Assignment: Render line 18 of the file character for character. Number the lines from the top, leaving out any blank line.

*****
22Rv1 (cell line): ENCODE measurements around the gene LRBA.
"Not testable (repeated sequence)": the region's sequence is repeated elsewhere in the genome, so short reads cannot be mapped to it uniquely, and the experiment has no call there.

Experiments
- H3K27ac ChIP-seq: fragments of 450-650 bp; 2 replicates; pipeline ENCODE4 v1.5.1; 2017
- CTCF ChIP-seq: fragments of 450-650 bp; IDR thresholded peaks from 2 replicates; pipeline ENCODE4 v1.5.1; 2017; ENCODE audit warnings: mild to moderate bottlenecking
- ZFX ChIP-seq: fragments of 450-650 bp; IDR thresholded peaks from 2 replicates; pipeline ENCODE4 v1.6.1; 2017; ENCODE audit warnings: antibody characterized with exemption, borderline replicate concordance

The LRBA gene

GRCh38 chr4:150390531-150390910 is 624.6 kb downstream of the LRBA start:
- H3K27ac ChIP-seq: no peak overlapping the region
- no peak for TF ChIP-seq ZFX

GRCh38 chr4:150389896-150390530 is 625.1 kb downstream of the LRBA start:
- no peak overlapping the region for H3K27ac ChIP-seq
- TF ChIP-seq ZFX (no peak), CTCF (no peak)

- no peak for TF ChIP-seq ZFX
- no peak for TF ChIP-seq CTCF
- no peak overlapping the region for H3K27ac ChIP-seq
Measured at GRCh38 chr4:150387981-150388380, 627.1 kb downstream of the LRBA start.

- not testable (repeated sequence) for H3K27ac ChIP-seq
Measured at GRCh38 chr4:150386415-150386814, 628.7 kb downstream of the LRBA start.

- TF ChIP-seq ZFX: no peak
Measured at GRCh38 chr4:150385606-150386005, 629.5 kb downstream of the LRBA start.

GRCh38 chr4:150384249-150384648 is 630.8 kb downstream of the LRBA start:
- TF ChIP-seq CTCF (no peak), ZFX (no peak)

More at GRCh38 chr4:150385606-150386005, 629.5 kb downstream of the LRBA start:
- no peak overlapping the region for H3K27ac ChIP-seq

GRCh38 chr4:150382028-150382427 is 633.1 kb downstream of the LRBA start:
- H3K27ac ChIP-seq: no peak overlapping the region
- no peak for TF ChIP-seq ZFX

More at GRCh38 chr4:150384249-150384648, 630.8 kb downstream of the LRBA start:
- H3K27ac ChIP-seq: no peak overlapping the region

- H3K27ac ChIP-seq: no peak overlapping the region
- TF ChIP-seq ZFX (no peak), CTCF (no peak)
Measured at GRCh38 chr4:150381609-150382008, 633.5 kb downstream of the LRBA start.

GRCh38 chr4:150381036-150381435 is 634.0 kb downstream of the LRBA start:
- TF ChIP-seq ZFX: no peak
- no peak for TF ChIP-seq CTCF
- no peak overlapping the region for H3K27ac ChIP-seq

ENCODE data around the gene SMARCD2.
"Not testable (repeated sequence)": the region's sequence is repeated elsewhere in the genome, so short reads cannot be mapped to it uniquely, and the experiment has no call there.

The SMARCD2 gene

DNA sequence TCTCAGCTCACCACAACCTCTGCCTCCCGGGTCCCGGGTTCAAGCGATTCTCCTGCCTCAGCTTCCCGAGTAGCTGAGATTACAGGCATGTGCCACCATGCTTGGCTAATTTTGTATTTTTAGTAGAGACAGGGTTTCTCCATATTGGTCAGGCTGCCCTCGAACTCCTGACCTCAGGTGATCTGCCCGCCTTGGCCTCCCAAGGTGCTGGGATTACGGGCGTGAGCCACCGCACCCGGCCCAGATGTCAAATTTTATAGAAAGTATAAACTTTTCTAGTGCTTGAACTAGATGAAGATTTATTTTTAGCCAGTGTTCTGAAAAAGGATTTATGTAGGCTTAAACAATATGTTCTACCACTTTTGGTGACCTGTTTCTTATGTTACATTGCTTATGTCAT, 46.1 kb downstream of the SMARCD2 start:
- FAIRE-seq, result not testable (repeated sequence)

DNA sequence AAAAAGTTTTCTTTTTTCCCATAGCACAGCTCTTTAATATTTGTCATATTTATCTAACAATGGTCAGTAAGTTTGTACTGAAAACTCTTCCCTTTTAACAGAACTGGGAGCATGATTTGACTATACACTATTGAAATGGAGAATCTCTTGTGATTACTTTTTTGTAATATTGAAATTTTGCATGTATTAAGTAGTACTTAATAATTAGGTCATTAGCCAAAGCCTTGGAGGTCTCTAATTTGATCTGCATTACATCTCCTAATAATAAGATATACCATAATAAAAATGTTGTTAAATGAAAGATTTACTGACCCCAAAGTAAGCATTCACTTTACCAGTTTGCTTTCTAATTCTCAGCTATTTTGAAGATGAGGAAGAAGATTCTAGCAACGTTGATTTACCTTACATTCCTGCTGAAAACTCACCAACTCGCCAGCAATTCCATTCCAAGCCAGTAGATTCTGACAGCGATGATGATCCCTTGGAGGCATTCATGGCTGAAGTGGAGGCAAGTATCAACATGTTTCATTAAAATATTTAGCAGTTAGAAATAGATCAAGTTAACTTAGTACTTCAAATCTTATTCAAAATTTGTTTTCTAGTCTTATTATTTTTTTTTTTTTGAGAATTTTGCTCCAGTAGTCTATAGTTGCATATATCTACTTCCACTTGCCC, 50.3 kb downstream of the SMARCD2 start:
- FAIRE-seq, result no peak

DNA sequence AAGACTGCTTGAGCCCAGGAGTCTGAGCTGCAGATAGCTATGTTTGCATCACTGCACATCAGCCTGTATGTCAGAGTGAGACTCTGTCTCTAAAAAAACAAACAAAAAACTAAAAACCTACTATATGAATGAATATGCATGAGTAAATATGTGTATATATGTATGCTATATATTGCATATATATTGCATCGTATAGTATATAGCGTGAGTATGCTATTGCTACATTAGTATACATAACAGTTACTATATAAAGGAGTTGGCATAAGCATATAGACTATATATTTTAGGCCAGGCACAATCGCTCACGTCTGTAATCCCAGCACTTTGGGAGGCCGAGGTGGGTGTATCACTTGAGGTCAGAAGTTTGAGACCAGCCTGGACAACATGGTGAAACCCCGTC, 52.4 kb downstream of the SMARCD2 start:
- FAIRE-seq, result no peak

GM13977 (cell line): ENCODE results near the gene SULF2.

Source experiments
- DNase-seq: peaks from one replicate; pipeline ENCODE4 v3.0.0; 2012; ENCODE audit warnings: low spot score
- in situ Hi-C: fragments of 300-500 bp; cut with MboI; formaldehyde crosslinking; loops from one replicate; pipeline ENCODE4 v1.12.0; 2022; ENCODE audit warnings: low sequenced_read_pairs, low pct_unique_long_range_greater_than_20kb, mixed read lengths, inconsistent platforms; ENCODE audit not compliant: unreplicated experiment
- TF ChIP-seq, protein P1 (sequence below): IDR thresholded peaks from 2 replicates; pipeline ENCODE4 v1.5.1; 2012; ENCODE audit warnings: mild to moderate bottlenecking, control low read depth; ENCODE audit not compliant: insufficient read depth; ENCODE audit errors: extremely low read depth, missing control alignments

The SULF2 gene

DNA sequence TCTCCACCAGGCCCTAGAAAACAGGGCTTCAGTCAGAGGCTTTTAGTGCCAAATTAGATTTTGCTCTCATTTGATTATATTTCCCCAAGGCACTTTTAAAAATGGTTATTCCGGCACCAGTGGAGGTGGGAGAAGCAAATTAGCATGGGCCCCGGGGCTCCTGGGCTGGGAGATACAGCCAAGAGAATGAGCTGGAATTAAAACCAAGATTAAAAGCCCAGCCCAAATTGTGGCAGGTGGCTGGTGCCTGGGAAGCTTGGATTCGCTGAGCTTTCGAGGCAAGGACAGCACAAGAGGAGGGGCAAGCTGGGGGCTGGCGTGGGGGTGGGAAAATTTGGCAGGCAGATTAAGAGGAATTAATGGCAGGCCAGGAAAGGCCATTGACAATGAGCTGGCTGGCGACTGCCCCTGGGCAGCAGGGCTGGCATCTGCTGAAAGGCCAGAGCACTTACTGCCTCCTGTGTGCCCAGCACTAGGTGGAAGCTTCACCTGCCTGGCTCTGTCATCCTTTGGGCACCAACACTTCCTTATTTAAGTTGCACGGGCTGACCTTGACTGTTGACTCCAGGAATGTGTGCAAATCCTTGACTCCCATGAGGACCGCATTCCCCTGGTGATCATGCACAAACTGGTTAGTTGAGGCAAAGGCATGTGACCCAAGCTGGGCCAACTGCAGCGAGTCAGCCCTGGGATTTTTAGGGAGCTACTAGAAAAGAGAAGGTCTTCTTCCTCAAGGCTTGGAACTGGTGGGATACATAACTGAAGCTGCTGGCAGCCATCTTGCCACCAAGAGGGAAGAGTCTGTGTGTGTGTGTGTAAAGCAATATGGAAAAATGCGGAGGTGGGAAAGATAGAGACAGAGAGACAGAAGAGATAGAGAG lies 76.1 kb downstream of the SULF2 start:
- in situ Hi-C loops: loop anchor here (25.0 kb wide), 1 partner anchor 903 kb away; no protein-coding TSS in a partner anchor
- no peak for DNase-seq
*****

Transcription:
- not testable (repeated sequence) for H3K27ac ChIP-seq